__/ [ Fritz M ] on Wednesday 15 March 2006 18:23 \__
> Roy Schestowitz wrote:
>> I can't say that's a good thing. Prepare for the 'avalanche'.
> Thanks for starting this discussion and the insights it has generated.
> I have to admit to a chuckle -- I haven't seen an earnest "Death of the
> Net Predicted -- Film at 11" post in several years now.
I was not suggesting that the Net would die. I was only suggesting an
overhaul or a change of browsing habits should be predicted. Wikipedia has
this effect already. It still goes upwards.
> Some websites are more "trusted" than others, and academics hopefully
> know how to evaluate the trustworthiness of a source of information.
> Just because a peer-reviewed journal publishes its content online
> doesn't dilute the value of the information.
Unfortunately, there will always be baffled users, lazy users and sites that
deceive. See the recent thread where I tell Fred about parked domain that
pretend to be actual sites by showing up as extensive directories.
People like my mom and dad, who may have entered a typo'd domain in the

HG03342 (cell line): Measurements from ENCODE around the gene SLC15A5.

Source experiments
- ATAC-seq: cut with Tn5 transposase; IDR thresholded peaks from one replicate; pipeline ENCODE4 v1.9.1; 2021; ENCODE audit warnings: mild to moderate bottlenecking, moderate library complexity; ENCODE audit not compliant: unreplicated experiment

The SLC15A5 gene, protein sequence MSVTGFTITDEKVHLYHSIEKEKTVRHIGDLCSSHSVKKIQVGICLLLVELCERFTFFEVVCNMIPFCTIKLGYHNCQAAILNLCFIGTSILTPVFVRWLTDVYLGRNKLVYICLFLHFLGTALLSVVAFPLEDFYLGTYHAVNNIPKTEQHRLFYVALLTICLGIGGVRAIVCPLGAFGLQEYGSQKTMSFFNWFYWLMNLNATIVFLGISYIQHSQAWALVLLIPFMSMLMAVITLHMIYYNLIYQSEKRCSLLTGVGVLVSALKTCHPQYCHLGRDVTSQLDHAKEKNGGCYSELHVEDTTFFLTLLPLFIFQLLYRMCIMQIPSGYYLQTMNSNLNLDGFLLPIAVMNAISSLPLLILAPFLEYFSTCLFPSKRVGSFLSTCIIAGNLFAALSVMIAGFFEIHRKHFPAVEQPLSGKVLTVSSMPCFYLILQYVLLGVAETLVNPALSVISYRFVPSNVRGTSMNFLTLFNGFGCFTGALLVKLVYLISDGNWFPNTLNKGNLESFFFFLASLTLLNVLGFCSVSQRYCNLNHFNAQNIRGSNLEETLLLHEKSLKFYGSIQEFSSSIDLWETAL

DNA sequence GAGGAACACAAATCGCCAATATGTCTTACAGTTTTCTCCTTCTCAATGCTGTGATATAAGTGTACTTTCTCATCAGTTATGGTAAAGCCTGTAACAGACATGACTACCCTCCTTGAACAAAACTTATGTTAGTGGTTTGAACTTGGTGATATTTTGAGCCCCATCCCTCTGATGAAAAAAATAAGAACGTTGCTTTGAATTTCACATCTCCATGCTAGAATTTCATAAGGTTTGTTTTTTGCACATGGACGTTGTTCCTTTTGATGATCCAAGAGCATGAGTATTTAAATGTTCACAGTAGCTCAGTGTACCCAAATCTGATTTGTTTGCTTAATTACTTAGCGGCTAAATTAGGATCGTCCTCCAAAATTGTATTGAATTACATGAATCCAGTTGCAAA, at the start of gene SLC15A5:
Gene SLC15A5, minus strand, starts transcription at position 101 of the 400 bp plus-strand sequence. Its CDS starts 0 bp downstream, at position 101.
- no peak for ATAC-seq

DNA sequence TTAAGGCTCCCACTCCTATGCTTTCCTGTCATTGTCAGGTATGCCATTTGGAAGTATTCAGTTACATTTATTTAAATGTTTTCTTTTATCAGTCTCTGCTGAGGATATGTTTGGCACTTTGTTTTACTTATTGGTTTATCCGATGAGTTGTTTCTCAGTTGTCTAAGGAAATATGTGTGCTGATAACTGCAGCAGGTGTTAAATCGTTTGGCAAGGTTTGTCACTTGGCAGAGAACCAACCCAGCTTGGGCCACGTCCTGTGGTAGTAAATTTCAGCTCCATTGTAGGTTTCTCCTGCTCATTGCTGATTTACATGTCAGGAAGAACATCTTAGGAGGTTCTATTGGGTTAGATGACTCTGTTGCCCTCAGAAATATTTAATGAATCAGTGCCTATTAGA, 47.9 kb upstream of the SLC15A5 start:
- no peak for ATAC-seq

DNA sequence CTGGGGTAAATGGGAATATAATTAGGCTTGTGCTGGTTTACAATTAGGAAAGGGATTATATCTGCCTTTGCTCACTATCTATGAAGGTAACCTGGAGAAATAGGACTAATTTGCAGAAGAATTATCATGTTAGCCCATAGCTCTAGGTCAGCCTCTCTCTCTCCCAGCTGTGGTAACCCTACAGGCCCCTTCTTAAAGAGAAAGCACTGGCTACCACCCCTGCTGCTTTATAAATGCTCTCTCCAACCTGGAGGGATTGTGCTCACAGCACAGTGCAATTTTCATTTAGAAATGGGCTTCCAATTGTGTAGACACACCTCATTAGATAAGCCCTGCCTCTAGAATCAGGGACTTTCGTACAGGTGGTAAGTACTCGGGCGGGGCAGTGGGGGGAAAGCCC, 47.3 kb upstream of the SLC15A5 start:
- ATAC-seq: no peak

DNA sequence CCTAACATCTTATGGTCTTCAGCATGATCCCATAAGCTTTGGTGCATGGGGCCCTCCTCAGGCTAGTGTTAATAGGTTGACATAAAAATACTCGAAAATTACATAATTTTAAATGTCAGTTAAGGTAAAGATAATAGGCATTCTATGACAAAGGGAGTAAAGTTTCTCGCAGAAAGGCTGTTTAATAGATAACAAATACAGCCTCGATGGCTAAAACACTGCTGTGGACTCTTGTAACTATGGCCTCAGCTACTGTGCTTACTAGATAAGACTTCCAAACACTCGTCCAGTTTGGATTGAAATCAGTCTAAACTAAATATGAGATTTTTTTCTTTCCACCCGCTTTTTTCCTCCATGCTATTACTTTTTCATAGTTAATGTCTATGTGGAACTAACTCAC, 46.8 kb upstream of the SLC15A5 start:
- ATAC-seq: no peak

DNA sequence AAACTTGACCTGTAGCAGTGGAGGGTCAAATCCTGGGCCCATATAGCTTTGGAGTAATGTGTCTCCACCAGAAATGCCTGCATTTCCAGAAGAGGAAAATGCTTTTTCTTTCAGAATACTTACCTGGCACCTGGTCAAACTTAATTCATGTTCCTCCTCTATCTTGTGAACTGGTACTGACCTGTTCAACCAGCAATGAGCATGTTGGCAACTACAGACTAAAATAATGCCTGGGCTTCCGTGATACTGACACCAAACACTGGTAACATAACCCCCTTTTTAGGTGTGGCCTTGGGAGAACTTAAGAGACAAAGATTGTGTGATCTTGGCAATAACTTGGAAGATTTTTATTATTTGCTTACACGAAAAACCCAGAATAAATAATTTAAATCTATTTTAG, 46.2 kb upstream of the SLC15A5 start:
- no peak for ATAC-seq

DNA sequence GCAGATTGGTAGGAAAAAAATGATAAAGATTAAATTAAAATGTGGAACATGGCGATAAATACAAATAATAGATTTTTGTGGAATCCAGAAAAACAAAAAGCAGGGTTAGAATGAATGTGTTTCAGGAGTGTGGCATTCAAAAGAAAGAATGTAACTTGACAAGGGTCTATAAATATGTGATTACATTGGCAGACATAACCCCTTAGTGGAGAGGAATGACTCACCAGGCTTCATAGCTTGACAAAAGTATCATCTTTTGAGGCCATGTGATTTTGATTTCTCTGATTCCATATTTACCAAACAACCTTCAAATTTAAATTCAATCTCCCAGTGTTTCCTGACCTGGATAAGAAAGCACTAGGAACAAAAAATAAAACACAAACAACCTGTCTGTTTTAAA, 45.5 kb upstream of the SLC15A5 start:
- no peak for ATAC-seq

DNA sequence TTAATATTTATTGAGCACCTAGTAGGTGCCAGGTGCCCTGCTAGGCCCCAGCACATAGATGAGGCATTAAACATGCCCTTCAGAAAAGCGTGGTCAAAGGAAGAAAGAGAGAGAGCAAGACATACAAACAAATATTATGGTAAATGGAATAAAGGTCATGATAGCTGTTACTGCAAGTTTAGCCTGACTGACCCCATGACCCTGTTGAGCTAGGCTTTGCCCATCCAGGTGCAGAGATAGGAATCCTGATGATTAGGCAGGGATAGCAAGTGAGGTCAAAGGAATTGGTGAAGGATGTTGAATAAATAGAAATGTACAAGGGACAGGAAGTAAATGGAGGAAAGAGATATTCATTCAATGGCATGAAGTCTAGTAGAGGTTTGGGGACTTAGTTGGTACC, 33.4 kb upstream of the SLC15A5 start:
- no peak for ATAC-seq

address bar (one should rarely use that bar), will most likely navigate
through that organic content and generate traffic (yes, off parked domains
which are mistaken to be the actual intended destination).
> The gobs of randomly-generated "original content" is indeed a problem,
> but that's where trust of backlinks comes in. Google, for example,
> evaluates links partly on the "neighborhood" or topical relevance of
> the sites.
Intersting point w.r.t. randomly-generated "original content":
> Oh, and speaking of journals, trust, and search engines:
That's bull. They have picked up some sketchy, semi-cooked report off my
site. I don't know the selection criteria, but it should /not/ be trusted.
Nice site. I can't quite understand what CMS drives it, which is a good
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